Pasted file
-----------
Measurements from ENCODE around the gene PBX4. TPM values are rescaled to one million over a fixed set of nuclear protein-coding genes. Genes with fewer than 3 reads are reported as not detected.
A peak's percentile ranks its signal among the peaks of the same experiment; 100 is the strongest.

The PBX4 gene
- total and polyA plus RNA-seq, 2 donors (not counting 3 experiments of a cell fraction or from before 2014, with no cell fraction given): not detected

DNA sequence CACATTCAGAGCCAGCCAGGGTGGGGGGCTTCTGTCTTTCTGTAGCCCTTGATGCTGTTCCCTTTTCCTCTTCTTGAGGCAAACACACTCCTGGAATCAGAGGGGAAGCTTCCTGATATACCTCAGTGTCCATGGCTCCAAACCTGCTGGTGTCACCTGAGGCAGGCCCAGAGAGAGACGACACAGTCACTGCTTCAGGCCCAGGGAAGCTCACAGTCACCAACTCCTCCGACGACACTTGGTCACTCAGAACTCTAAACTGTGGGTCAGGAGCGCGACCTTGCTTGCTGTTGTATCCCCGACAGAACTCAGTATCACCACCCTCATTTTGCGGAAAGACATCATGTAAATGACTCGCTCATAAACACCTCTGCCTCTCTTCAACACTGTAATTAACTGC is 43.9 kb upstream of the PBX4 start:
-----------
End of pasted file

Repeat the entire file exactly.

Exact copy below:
Measurements from ENCODE around the gene PBX4. TPM values are rescaled to one million over a fixed set of nuclear protein-coding genes. Genes with fewer than 3 reads are reported as not detected.
A peak's percentile ranks its signal among the peaks of the same experiment; 100 is the strongest.

The PBX4 gene
- total and polyA plus RNA-seq, 2 donors (not counting 3 experiments of a cell fraction or from before 2014, with no cell fraction given): not detected

DNA sequence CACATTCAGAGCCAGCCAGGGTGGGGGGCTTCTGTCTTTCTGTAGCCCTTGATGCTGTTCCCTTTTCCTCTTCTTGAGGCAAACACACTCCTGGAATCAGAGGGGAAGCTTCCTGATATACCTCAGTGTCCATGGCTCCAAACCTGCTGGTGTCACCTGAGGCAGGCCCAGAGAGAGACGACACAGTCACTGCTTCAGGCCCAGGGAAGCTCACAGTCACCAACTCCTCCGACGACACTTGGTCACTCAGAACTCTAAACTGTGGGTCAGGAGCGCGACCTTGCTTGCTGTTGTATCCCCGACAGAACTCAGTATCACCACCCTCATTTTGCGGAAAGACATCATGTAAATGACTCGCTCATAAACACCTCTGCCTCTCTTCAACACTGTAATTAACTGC is 43.9 kb upstream of the PBX4 start: